TheGameGrl's avatar - Lottery-012.jpg
In response to KY Floyd

Thank You Ky Floyd for the explanation. Makes sense.

too many people do not understand Territory laws/regulations verses , Federal regulations.

The Puerto R  Lottery will get its cut from the winner.....so its sorta like Uncle Sam in a way.....

Looking forward to the winner coming forward..or do they have annonimity?

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I don't know why the tax is in question, it is "black and white" so to speak, the lottery ticket was bought on Puerto Rico and if the person who owns the ticket is Puerto Rican then as the source is local, it is federal tax FREE,Why even ask anybody about it? It could not be clearer than it is.

After all the law says so.

Reminds me of: "Military Intelligence".

Since when, Does the military have intelligence? I thought that they were as dumb as they come.

FlamingoGirl's avatar - Lottery-062.jpg

Wow, first time ever in PR!Hurray!

dallascowboyfan's avatar - chi

I wonder if the Virgin Islands have the same tax issue?

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In response to Gleno

The USA has imposed a tariff and cabotage in P.R  , we are exempt from federal income tax but we are paying it in other ways those benefits don't come out of the goodness of the USA heart.

The winner of the jackpot can remain anonymous if he wants to in P.R

DoctorEw220's avatar - alien helmet.jpg

I would make the MUSL report how much each lottery put towards the jackpot, divide it by 3, and tax them only on what Puerto Rico gave, since that was income earned from within the territory.

Gleno's avatar - Lottery-001.jpg

Not for nothing, but we should have the problem of worrying about the Feds collecting their income tax from the lucky winner in Puerto Rico.

Maybe that's why it's  called the Rich Port.

Wink

KY Floyd's avatar - lysol avatar.jpg
In response to dallascowboyfan

The good news: USVI residents do not file returns with, or pay taxes to the IRS. More good news: there is no USVI state income tax.

Bad news: USVI residents file returns with, and pay taxes to, the Virgin Islands Bureau of Internal Revenue, using the same forms and rules as those of us who file with the IRS, and they pay the same rates.

larry3100's avatar - larry icon2.jpg

Now that someone won the Powerball in Puerto Rico, I wouldn't be surprised that the federal government would pass a law that states that anyone winning a top prize in the Powerball game, must pay federal taxes on that win, even if it's retroactive.

JoeBigLotto's avatar - Lottery-049.jpg

I had a dream last night and in my dream I received a solution to solve this tax problem. The solution is that the Puerto Rico winner has to pay the higher federal tax of 30percent for people that win outside continental USA but because purto Rico has exemptions the federal government will refund Puerto Rico state their 20 percent so the federal government keeps 10 percent Puerto Rico keeps 20 percent the winner keeps 70 percent this will be a new rule called a split tax system hope IRS is reading my new ideal lol. US Flag

DoctorEw220's avatar - alien helmet.jpg
In response to larry3100

They wouldn't be able to make them pay taxes on income earned before the law would be passed.  That's in the constitution (I believe the term is "Ex Post Facto").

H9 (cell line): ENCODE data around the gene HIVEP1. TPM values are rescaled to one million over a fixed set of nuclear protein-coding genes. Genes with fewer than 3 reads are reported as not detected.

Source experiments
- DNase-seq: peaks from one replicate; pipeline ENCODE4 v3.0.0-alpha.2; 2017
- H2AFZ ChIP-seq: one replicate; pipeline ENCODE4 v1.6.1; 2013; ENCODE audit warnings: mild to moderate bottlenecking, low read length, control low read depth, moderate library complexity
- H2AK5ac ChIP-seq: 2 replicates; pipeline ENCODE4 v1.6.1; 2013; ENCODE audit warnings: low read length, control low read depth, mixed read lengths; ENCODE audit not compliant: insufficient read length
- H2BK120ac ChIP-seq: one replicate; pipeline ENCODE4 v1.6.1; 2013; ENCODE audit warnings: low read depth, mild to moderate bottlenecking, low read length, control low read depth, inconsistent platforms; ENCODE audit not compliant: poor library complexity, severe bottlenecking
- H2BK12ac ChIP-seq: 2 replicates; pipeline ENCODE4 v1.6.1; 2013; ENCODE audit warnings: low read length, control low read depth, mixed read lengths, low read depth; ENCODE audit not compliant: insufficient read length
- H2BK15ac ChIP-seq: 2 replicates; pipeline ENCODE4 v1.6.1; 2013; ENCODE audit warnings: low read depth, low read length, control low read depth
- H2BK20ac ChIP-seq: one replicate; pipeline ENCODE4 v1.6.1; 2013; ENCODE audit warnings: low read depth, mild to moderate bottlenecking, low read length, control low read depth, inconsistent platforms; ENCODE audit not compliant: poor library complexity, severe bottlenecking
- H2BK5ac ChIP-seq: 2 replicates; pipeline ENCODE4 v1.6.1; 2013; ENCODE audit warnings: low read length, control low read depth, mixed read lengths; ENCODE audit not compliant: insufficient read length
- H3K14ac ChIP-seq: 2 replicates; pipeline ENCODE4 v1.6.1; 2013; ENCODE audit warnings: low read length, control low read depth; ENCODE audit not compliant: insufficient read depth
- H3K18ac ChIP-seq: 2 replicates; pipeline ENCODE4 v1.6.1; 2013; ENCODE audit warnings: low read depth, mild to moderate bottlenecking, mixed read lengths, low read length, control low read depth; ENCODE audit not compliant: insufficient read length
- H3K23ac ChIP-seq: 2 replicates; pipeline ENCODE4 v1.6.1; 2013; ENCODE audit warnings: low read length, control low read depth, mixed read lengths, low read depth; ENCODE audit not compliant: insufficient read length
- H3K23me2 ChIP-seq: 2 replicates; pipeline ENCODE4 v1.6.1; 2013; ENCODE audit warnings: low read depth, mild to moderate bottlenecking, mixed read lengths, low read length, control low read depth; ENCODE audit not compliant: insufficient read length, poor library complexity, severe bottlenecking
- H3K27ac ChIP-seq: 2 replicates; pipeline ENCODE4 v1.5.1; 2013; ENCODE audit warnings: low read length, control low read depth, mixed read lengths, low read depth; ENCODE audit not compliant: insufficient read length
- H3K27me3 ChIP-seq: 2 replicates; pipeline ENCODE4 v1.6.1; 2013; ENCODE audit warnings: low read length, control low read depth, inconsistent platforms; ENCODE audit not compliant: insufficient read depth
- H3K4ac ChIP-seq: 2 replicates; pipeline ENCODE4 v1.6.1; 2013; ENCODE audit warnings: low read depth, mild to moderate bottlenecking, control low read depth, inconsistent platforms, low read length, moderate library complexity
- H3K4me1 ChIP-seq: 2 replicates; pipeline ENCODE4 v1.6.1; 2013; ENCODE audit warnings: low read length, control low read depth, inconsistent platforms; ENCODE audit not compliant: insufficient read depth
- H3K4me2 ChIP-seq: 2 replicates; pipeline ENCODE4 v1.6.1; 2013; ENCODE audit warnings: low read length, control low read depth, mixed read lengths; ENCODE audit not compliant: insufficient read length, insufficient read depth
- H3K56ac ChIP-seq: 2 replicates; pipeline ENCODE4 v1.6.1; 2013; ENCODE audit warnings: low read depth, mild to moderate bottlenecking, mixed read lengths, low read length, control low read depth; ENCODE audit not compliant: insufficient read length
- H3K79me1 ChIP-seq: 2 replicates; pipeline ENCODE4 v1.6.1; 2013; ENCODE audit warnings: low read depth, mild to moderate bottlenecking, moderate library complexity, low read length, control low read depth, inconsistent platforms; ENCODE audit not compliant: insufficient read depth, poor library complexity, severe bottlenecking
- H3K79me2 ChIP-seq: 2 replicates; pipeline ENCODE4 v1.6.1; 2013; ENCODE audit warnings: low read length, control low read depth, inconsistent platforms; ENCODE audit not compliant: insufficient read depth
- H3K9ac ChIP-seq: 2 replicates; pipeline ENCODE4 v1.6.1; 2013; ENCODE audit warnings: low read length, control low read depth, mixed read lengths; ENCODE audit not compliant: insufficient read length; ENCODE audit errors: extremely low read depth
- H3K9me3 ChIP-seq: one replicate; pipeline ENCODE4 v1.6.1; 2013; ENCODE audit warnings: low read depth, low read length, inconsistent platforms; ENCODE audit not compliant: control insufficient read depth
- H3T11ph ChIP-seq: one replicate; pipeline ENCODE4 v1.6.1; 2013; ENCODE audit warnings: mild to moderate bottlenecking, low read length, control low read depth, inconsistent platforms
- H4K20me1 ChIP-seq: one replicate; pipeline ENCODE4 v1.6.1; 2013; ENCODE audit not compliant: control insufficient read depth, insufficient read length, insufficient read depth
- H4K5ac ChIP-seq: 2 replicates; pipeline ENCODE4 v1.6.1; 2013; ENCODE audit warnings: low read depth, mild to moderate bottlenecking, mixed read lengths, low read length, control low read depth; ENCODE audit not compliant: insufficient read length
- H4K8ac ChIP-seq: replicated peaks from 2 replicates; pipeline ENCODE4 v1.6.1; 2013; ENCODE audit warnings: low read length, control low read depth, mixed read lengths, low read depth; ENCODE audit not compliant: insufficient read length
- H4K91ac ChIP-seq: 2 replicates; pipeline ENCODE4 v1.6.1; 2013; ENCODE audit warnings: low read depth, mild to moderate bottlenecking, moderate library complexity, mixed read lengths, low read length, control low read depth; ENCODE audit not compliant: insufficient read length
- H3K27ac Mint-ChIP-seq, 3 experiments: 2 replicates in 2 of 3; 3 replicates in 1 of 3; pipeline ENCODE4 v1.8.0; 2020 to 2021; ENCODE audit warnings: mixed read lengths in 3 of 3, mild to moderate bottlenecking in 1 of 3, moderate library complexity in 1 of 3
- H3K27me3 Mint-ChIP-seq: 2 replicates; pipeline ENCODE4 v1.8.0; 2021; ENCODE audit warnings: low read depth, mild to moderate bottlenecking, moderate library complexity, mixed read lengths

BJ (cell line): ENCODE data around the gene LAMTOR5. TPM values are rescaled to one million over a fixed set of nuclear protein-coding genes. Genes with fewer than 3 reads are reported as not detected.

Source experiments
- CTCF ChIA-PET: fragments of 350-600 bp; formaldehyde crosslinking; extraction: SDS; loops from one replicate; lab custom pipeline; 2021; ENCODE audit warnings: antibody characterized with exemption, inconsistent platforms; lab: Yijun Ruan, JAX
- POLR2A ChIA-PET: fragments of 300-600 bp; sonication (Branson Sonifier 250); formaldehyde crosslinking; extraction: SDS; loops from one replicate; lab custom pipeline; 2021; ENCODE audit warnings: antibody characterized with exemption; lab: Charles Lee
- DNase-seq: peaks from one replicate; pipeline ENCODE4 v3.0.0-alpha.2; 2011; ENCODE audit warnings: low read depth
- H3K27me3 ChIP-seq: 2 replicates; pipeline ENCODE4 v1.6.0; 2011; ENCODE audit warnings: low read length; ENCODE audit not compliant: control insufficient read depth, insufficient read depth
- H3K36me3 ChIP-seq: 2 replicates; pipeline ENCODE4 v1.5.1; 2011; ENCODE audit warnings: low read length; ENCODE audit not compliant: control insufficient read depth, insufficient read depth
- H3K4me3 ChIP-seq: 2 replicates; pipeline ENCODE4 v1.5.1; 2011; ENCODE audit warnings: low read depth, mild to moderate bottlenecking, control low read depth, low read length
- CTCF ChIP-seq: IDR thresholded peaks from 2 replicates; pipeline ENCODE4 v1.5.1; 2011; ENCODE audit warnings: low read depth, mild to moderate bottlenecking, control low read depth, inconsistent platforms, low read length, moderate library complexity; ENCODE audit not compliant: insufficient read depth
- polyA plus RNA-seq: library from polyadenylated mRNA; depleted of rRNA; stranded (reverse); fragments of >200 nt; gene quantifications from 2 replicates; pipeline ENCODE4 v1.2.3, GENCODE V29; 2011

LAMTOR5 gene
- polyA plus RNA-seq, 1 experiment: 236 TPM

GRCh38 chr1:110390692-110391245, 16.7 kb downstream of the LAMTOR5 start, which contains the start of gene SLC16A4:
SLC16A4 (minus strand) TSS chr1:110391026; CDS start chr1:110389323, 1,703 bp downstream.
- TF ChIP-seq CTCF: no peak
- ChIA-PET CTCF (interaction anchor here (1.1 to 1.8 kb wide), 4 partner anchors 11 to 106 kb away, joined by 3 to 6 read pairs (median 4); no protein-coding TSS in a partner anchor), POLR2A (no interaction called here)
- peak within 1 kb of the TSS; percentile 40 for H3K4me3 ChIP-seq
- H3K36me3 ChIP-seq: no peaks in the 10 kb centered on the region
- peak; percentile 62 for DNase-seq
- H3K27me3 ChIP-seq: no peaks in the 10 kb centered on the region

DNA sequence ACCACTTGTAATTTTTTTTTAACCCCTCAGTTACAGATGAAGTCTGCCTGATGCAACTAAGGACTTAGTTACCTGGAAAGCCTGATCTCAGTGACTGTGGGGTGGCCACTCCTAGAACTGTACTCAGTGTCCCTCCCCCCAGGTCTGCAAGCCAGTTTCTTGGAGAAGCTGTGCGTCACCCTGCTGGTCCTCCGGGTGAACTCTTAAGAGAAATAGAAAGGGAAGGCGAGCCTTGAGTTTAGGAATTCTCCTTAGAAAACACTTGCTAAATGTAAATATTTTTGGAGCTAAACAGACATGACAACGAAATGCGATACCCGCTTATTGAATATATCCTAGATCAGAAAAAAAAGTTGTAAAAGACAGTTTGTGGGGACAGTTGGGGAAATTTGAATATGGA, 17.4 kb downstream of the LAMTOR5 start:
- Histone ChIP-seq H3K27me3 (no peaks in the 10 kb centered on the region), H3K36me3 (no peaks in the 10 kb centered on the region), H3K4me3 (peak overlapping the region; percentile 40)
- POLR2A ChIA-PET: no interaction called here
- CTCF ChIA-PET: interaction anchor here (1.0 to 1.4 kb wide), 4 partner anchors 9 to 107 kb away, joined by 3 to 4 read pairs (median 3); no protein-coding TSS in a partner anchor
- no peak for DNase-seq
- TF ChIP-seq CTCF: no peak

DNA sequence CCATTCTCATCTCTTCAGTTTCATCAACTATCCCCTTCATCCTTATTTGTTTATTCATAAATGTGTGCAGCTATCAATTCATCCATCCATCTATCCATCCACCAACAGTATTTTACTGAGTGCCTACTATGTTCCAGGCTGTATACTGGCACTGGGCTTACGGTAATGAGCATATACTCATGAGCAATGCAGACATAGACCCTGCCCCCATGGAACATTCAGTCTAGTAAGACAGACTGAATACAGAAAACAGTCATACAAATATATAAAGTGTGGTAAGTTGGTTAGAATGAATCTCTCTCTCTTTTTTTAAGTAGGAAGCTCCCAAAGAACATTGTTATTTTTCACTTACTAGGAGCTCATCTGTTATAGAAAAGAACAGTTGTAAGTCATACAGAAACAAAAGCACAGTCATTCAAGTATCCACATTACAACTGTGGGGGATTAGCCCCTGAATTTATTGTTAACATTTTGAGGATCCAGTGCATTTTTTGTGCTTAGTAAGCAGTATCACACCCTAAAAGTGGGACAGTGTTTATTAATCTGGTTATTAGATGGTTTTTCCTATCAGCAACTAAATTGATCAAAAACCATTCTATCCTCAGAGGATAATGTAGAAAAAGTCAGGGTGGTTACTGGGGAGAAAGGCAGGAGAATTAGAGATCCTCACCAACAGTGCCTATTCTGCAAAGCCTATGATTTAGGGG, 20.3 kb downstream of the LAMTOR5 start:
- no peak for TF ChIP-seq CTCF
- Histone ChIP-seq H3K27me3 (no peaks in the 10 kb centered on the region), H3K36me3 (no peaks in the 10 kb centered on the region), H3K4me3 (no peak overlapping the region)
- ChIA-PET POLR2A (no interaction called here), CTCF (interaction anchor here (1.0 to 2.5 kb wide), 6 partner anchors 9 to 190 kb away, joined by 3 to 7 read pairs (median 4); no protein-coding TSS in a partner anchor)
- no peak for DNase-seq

KY Floyd's avatar - lysol avatar.jpg
In response to DoctorEw220

Ex post facto applies only to criminal laws. If you do something on Monday and a law makes it illegal on Tuesday you haven't committed a crime and can't be prosecuted for what you did on Monday. Similarly, if you did something that was a misdemeanor on Monday and a law that takes effect on Tuesday makes it a felony, you can only be charged (and penalized) under the old law that makes your crime a misdemeanor.

Several years back the state of NJ passed a law somewhere around summer that retroactively made NJ lottery prizes subject to NJ income tax as of January 1st. Somebody who won before the law was passed sued, but their legal argument is that by buying their ticket at a time when there was no state income tax on the winnings they had a contract with NJ, and the law violated the terms of the contract. If ex post facto applied they would have used that argument, since it's far more clear cut.

The argument in the NJ case wouldn't apply in the case of a change in federal tax law, since there's buying a state lottery ticket, with the attendant promises from the state, clearly doesn't create any contractual obligations for the federal government. Curiously, the info I've seen about PR is that it's PR's choice to be exempt, rather than the federal government choosing not to tax  PR residents. In that case, if PR decided to change the law the winner would probably have the same argument as the NJ winner: they bought the ticket based on the implicit promise that any winnings would be taxed as they were at the time the contract was made, which is when the ticket was purchased. Since in the case of the PR winner any change would affect federal taxes instead of state taxes there's perhaps a better argument that the purchase contract doesn't include a promise that federal income tax obligations won't change, even if it is up to PR to decide on any such changes.

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my pie, you're right.

 

I've love taking a drive to see mi familia sometimes en pennsylvania,because when we win,no tax taken out in PA.,

 

NJ one day feasibly might do away with that...Time will tell...

 

However,i think it is so nice the P.R.familia whoever he or she is won,so "quick."

 

Isn't it true P.R.just won such right to have it played there?That is nice.

CheersSo congrats!

 

adios

2End of comments (2 pages)